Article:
Grand Prairie, Texas City in Texas

Grand Prairie is a city in Dallas County, Tarrant County, and Ellis County, Texas, in the United States. It is part of the Mid-Cities region in the Dallas–Fort Worth metroplex. It has a population of 175,396 according to the 2010 census, making it the fifteenth most populous city in the state.

Grapevine, Texas City in Texas, United States

Grapevine is a city and suburb of Dallas and Fort Worth located in northeast Tarrant County, Texas, United States, with minor portions extending into Dallas County and Denton County. The city is located in the Mid-Cities suburban region between Dallas and Fort Worth and includes a larger portion of Dallas/Fort Worth International Airport than other cities.

State Highway 121 is a state highway angling from southwest to northeast through north central Texas. It runs from downtown Fort Worth, Texas at the junction of Interstate 35W to Bonham, Texas, just north of a junction with U.S. Highway 82.

Texas State Highway 360 highway in Texas

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The Mid-Cities is a suburban region filling the thirty-mile span between Dallas and Fort Worth. These communities include the cities of Irving, Arlington, Grand Prairie, Lewisville, Flower Mound, Grapevine, Southlake, Colleyville, HEB, NRH, Haltom City, Watauga, Keller, and Roanoke.

Area codes 214, 469, and 972

Area codes 214, 469, and 972 are the North American telephone area codes for Dallas, Texas, and most of the eastern portion of the Dallas–Fort Worth metroplex.

Area codes 817 and 682

Area codes 817 and 682 are Texas telephone area codes for numbers in Fort Worth and most of the western portion of the Metroplex. Area code 817 was created as a flash-cut sometime during 1953, but available databases do not indicate from which area code it was split, as all original area codes were created in October 1947. Based on proximity, however, it was probably split from area codes 214 and 915. In a message posted to the Telecom Digest mailing list and newsgroup comp.dcom.telecom Carl Moore reported that 817 was created mostly in part from 915 as well as a small part from 214.

Kelly Hancock American businessman and politician

Kelly Gene Hancock is an American businessman and Republican State Senator for District 9, which encompasses portions of Tarrant and Dallas counties, including all or part of the following communities in Tarrant County: Arlington, Bedford, Colleyville, Euless, Fort Worth, Grand Prairie, Grapevine, Haltom City, Hurst, Keller, North Richland Hills, Richland Hills, Saginaw, Southlake, Trophy Club, Watauga and Westlake. In Dallas County, Senate District 9 includes portions of Dallas, Grand Prairie, and Irving. Hancock was elected to the Texas Senate in November 2012, having previously served three terms in the Texas House of Representatives.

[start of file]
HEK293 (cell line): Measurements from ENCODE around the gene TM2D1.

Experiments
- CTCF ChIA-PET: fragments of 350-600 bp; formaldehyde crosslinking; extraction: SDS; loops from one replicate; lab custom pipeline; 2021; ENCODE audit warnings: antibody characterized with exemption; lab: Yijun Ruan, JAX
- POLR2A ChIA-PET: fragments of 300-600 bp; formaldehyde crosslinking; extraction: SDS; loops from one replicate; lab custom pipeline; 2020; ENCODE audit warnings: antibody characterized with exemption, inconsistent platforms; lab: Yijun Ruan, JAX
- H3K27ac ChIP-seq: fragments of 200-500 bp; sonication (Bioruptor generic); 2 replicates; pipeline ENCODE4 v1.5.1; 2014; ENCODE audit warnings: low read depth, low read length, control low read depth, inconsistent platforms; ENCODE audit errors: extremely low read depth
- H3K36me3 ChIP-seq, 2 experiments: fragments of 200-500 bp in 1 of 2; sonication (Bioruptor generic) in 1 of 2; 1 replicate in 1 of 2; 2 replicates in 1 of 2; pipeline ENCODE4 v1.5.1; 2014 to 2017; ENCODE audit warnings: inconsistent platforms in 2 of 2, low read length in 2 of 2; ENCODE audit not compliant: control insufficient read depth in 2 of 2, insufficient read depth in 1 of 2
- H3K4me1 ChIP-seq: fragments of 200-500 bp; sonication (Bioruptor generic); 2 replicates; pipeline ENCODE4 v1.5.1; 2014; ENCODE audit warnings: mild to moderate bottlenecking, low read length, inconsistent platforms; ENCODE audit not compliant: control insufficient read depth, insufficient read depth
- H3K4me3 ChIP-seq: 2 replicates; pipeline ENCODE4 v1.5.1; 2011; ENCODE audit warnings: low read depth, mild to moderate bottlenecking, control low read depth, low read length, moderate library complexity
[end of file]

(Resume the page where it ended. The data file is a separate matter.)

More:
References

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  2. "Find a County". National Association of Counties. Retrieved 2011-06-07.
  3. "Texas: Individual County Chronologies". Texas Atlas of Historical County Boundaries. The Newberry Library. 2008. Retrieved May 27, 2015.
  4. W. Kellon Hightower (2010-06-15). "Handbook of Texas Online - TARRANT COUNTY". Tshaonline.org. Retrieved 2010-07-22.
  5. "2010 Census Gazetteer Files". United States Census Bureau. August 22, 2012. Retrieved May 11, 2015.
  6. "American FactFinder" . Retrieved March 23, 2018.
  7. "U.S. Decennial Census". United States Census Bureau. Retrieved May 11, 2015.
  8. "Texas Almanac: Population History of Counties from 1850–2010" (PDF). Texas Almanac. Retrieved May 11, 2015.
  9. Estimates of the Population by Age, Sex, and Race/Ethnicity for July 1, 2015 for State of Texas (PDF), July 15, 2015, retrieved June 8, 2017
  10. "American FactFinder". United States Census Bureau . Retrieved 2011-05-14.
  11. Leonhardt, David; Quealy, Kevin (June 26, 2015), "Where Same-Sex Couples Live", The New York Times, retrieved July 6, 2015
  12. "Commissioners Court". access.tarrantcounty.com. Retrieved 2017-11-03.
  13. 1 2 3 4 5 6 7 8 9 10 11 "Tarrant County Republican Party". Tarrant County Republican Party. Retrieved 2017-12-01.
  14. 1 2 3 4 5 6 7 8 9 10 11 "Elected County Officials". www.tarrantcounty.com. Retrieved 2017-12-01.
  15. 1 2 "2016 election: Division in a key Texas Republican stronghold?". star-telegram. Retrieved 2017-11-03.
  16. Kennedy, Bud (6 November 2018). "For Tarrant Democrats, a big state Senate win and a lot of oh-so-close calls". Fort Worth Star-Telegram.
  17. Leip, David. "Dave Leip's Atlas of U.S. Presidential Elections". uselectionatlas.org. Retrieved 21 March 2018.
  18. 1 2 3 4 "Texas Redistricting". www.tlc.state.tx.us. Retrieved 2017-11-03.
  19. Texas Private Schools, accessed 2008-08-23

Coordinates: 32°46′N97°17′W / 32.77°N 97.29°W / 32.77; -97.29